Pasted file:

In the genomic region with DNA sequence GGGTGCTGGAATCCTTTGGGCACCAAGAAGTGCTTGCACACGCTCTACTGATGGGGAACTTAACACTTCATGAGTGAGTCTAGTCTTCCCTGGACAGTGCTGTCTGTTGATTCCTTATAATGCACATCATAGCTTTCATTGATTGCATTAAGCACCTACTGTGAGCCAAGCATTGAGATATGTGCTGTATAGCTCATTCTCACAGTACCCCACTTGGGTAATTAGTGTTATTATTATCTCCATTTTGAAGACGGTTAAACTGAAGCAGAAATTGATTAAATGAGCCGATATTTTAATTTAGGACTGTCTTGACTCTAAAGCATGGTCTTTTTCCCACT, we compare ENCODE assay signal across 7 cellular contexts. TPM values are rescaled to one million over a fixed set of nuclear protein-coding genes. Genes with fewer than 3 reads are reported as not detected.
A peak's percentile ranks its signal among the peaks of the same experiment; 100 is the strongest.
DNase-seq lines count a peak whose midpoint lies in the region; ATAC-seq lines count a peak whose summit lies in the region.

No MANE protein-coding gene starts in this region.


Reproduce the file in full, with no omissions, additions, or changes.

In the genomic region with DNA sequence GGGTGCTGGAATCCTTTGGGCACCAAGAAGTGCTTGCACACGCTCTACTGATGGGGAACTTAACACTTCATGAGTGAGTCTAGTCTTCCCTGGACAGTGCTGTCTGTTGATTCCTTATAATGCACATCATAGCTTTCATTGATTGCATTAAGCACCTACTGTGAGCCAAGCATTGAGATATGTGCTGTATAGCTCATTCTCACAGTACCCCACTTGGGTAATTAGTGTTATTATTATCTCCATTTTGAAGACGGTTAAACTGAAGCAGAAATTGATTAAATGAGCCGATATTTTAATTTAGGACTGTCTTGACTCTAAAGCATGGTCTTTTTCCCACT, we compare ENCODE assay signal across 7 cellular contexts. TPM values are rescaled to one million over a fixed set of nuclear protein-coding genes. Genes with fewer than 3 reads are reported as not detected.
A peak's percentile ranks its signal among the peaks of the same experiment; 100 is the strongest.
DNase-seq lines count a peak whose midpoint lies in the region; ATAC-seq lines count a peak whose summit lies in the region.

No MANE protein-coding gene starts in this region.